The Ministry of Ceremonies was one of the nine ministries of Han China. The Minister of Ceremonies, also known as Grand Master of Ceremonies, was the chief official in charge of religious rites, rituals, prayers, and the maintenance of ancestral temples and altars. The role's title was changed to Upholder of Ceremonies from 195 to 144 BC before reverting to the original title. Although his main concern was to link the emperor with the supernatural world and Heaven, he was also given the task of setting educational standards for the Imperial University and the academic chairs who specialized in the Five Classics, the canon of Confucianism.
Xun Yi, courtesy name Jingqian, was a Chinese politician of the state of Cao Wei in the Three Kingdoms period of China. After the fall of Wei, he continued serving under the Jin dynasty, which replaced Wei in 266. He was the sixth son of Xun Yu.
Cao Biao, courtesy name Zhuhu, was an imperial prince of the Cao Wei state in the Three Kingdoms period of China.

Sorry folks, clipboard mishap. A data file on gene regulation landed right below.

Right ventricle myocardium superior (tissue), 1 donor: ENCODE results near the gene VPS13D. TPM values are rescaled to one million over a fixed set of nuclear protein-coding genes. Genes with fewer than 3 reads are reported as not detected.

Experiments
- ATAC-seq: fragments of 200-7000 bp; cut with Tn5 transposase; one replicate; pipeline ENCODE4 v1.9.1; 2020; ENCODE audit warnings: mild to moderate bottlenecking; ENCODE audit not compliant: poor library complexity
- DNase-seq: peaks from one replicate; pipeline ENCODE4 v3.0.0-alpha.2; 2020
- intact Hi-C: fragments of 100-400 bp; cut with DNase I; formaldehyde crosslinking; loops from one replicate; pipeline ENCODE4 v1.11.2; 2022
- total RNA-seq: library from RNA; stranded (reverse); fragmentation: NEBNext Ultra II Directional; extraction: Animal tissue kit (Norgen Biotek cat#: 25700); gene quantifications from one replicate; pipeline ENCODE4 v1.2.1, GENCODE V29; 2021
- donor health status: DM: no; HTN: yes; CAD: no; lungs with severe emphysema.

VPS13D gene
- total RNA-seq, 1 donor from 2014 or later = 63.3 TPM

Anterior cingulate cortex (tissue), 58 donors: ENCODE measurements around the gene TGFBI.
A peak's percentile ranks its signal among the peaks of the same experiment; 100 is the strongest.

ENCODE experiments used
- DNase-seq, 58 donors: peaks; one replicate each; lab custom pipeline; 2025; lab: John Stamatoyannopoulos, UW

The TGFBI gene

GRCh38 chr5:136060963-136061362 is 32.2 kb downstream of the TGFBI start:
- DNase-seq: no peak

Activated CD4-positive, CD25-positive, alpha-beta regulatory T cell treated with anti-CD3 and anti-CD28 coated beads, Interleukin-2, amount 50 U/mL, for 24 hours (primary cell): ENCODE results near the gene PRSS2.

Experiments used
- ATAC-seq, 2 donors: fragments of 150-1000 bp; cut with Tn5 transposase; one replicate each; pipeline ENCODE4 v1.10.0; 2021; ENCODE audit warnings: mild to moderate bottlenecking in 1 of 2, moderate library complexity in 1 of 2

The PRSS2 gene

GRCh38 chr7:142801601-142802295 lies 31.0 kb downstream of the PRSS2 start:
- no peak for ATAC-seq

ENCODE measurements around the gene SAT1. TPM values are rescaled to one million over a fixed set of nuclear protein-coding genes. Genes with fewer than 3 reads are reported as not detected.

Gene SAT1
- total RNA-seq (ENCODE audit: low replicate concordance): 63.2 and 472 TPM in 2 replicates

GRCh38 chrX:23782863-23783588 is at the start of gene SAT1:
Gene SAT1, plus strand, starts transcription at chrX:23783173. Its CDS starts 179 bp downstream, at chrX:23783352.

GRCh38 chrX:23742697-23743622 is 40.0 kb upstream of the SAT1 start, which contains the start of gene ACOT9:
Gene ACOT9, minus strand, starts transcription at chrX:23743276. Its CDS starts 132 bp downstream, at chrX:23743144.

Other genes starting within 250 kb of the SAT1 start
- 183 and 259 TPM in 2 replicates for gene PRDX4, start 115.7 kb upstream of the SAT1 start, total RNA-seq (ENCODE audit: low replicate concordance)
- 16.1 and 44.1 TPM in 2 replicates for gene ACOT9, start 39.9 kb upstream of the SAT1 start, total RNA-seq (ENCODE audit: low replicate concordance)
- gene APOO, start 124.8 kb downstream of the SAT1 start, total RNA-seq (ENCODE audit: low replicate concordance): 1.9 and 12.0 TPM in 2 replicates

Meng Guang, courtesy name Xiaoyu, was an official and scholar of the state of Shu Han in the Three Kingdoms period of China.
Han Ji, courtesy name Gongzhi, was a government official who served in the state of Cao Wei during the Three Kingdoms period of China. He previously served under the warlords Liu Biao and Cao Cao during the late Eastern Han dynasty.
The political systems of Imperial China can be divided into a state administrative body, provincial administrations, and a system for official selection. The three notable tendencies in the history of Chinese politics includes, the convergence of unity, the capital priority of absolute monarchy, and the standardization of official selection. Moreover, there were early supervisory systems that were originated by local factions, as well as other political systems worthy of mention.
Han Kuangsi was a physician and minister of the Liao dynasty. He wrote The Epitaph of Han Kuangsi (韩匡嗣墓志), which was discovered in the Bairin Left Banner in 1995.